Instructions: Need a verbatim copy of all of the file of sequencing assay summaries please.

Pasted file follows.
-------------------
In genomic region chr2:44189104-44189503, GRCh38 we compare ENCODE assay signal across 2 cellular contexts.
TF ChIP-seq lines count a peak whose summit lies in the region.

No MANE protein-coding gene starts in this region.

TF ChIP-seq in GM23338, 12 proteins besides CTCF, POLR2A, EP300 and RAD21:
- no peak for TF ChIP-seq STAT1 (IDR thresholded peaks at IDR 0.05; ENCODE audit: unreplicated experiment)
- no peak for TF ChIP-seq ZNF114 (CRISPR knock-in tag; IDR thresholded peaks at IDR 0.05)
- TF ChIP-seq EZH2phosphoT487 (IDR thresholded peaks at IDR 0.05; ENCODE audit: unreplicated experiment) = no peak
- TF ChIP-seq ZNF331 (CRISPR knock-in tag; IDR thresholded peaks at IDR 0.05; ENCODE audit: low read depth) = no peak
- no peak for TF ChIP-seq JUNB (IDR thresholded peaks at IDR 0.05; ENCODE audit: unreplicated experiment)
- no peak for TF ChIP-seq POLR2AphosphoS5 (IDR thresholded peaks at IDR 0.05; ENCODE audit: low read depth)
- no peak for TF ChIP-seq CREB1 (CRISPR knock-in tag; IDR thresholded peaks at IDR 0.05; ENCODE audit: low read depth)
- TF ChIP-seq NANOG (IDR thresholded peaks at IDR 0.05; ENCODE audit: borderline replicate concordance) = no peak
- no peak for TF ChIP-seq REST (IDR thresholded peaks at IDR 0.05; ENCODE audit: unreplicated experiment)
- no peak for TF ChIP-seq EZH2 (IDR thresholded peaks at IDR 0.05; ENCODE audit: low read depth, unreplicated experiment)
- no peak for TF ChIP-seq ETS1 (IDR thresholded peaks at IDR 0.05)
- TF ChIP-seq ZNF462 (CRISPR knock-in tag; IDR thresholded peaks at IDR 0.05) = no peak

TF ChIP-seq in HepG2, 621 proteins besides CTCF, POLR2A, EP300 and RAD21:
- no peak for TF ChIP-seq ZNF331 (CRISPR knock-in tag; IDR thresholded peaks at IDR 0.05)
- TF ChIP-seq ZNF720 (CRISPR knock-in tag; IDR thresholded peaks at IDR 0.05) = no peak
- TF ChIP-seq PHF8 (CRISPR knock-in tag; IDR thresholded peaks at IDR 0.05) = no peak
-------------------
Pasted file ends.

In genomic region chr2:44189104-44189503, GRCh38 we compare ENCODE assay signal across 2 cellular contexts.
TF ChIP-seq lines count a peak whose summit lies in the region.

No MANE protein-coding gene starts in this region.

TF ChIP-seq in GM23338, 12 proteins besides CTCF, POLR2A, EP300 and RAD21:
- no peak for TF ChIP-seq STAT1 (IDR thresholded peaks at IDR 0.05; ENCODE audit: unreplicated experiment)
- no peak for TF ChIP-seq ZNF114 (CRISPR knock-in tag; IDR thresholded peaks at IDR 0.05)
- TF ChIP-seq EZH2phosphoT487 (IDR thresholded peaks at IDR 0.05; ENCODE audit: unreplicated experiment) = no peak
- TF ChIP-seq ZNF331 (CRISPR knock-in tag; IDR thresholded peaks at IDR 0.05; ENCODE audit: low read depth) = no peak
- no peak for TF ChIP-seq JUNB (IDR thresholded peaks at IDR 0.05; ENCODE audit: unreplicated experiment)
- no peak for TF ChIP-seq POLR2AphosphoS5 (IDR thresholded peaks at IDR 0.05; ENCODE audit: low read depth)
- no peak for TF ChIP-seq CREB1 (CRISPR knock-in tag; IDR thresholded peaks at IDR 0.05; ENCODE audit: low read depth)
- TF ChIP-seq NANOG (IDR thresholded peaks at IDR 0.05; ENCODE audit: borderline replicate concordance) = no peak
- no peak for TF ChIP-seq REST (IDR thresholded peaks at IDR 0.05; ENCODE audit: unreplicated experiment)
- no peak for TF ChIP-seq EZH2 (IDR thresholded peaks at IDR 0.05; ENCODE audit: low read depth, unreplicated experiment)
- no peak for TF ChIP-seq ETS1 (IDR thresholded peaks at IDR 0.05)
- TF ChIP-seq ZNF462 (CRISPR knock-in tag; IDR thresholded peaks at IDR 0.05) = no peak

TF ChIP-seq in HepG2, 621 proteins besides CTCF, POLR2A, EP300 and RAD21:
- no peak for TF ChIP-seq ZNF331 (CRISPR knock-in tag; IDR thresholded peaks at IDR 0.05)
- TF ChIP-seq ZNF720 (CRISPR knock-in tag; IDR thresholded peaks at IDR 0.05) = no peak
- TF ChIP-seq PHF8 (CRISPR knock-in tag; IDR thresholded peaks at IDR 0.05) = no peak